Thus, I personally take the spelling system as it is, prefering instead to alter individual spellings which do not work from a phonemic point of view due to their being, in my mind, spuriously altered or modelled along French, Latin, or Greek lines; thus, I write <dout>, <det>, <ancor>, and <receit>.

But I feel I am now sliding towards a separate post on the merits of the English spelling system, so I will stop myself there. I hope this has been an interesting beginning to the debate, if only a beginning.


Bryan Parry

April 2012



[Note 1] The Great Vowel Shift at wikipedia: http://en.wikipedia.org/wiki/Great_Vowel_Shift

[Note 2] The Great Vowel Shift didn’t become “completed” in all English-speaking areas, however. In parts of the UK, specifically the north, “long” u didn’t diphthongise; or to put it another way, “There’s a moose, a-loose, aroun‘ this hoose! danDAHdanAH aDANAHdana adundundunnadun!”

[Note 3] Arguably, and it is actually my view, but the non-contiguous sequence <i…e> is in fact a single grapheme; thus, the spelling of the vowel did change, from <i> to <i…e>. But this is a complication stemming from a separate issue which obscures the matter at hand.

[Note 4] Note that we write <cow> not <cou>; the reason is the same as why we write <oil>-<toil>-<toy>. Essentially, <ow> is what I call an allograph of <ou> when representing the sound /au/ used in final position: <out>-<bout>-<bow>.

[Note 5] “Wrixled” means “changed”, remember?

[Note 6] A “spelling pronunciation” is when people pronounce a word as it is spelt despite this not being the ‘true’ way of saying the word. Essentially, the usual thing that happens is people believe that the way they grew up saying this word is wrong, the correct way being in line with the spelling. Which is actually a fairly reasonable assumption, and given the stigma and ill effects associated with “poor speaking”, it’s easy to understand how such things happen. And so they hypercorrect , thus resulting in things like “admiral” and foreign-ese “receipt” (with a /p/ sound). Interestingly, I’ve even heard some native English speakers, without joking, say “receipt” with a /p/. Hmm. A hundred years from now…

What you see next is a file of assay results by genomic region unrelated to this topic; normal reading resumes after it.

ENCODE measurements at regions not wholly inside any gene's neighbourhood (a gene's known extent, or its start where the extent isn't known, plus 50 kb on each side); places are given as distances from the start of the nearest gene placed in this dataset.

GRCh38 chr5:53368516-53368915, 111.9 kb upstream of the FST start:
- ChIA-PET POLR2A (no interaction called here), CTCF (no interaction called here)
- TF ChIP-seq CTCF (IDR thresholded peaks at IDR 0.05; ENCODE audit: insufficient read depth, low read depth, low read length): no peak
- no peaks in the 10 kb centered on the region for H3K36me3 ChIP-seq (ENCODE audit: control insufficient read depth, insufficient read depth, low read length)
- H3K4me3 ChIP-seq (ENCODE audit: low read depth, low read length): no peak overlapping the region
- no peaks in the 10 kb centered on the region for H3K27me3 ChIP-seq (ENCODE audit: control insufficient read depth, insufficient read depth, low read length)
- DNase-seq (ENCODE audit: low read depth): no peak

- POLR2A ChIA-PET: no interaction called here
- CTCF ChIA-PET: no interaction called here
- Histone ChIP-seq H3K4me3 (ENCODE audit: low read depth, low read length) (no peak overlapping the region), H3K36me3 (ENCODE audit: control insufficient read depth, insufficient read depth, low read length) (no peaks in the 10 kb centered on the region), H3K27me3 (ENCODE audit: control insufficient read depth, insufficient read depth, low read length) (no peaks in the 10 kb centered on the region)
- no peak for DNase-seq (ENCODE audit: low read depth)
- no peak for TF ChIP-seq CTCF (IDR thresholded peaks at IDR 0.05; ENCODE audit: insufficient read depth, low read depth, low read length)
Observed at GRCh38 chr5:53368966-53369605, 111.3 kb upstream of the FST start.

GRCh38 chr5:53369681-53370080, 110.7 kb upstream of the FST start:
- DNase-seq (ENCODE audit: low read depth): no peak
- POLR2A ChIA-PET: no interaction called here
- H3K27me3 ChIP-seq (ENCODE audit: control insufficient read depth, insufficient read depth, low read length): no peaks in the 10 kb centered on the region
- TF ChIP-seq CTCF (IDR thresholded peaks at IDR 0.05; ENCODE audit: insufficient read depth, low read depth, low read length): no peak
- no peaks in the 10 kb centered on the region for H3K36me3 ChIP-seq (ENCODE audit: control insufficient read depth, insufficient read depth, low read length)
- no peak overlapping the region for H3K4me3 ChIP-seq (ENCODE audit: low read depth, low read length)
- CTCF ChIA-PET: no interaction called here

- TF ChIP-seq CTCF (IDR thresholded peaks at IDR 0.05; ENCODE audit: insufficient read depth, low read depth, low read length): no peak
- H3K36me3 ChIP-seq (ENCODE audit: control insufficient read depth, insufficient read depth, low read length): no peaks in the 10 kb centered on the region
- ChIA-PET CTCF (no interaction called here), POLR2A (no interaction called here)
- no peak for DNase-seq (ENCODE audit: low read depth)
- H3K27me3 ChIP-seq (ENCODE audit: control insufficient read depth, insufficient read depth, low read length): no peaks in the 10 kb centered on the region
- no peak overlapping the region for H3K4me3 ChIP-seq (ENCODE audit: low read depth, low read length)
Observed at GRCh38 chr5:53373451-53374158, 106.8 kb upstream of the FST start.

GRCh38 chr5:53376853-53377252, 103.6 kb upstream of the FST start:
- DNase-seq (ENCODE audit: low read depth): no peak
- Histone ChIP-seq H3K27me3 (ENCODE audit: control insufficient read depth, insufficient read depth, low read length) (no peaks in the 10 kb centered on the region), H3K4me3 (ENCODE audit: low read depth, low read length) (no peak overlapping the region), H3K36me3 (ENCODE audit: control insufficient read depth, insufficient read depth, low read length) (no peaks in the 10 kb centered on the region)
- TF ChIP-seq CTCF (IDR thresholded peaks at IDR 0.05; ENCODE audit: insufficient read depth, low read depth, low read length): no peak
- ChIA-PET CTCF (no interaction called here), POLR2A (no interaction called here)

[Note 7] See my blog entry “1066 Wrixled Everything”

[Note 8] Or, more precisely, the grapheme <ch>, by default, represents the voiceless palato-alveolar affricate, whereas the voiceless velar plosive is represented usually by either <c>, <k>, <ck>, or <q>.


One Response to Spellings

  1. […] draw attention to themselves. Therefore, I have only touched on spellings briefly (for example, see here). However, 1066 and all that left its mark on our spelling system, too. Many spellings were changed […]